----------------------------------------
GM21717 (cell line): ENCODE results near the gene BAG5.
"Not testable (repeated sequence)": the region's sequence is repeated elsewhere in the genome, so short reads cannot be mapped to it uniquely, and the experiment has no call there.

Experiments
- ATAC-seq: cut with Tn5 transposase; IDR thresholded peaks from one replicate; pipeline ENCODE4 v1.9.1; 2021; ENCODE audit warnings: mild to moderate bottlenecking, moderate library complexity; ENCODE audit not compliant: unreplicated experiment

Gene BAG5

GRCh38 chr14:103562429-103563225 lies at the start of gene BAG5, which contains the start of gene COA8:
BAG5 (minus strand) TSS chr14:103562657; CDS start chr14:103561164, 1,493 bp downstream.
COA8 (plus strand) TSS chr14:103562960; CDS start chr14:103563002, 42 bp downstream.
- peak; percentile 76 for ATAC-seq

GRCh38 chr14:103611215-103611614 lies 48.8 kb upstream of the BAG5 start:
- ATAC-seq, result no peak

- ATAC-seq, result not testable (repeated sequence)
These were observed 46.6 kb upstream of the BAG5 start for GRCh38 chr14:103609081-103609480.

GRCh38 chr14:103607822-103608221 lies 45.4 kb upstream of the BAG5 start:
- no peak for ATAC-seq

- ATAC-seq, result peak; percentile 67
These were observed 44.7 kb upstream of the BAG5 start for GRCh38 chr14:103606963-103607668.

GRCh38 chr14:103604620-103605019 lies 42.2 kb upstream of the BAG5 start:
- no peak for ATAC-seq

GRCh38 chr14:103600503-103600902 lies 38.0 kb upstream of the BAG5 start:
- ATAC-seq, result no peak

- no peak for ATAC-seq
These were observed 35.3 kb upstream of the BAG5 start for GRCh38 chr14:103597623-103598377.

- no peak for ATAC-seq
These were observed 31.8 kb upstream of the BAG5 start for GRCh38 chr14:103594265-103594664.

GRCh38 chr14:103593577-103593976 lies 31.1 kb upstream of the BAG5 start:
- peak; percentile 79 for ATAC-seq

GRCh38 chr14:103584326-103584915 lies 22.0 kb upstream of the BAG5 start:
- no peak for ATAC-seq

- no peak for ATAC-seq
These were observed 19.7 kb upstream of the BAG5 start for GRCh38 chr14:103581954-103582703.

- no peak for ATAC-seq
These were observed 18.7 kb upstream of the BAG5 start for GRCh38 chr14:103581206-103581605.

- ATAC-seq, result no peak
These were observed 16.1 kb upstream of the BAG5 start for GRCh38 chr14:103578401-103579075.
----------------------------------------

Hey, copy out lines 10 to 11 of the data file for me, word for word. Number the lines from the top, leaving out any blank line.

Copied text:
GRCh38 chr14:103611215-103611614 lies 48.8 kb upstream of the BAG5 start:
- ATAC-seq, result no peak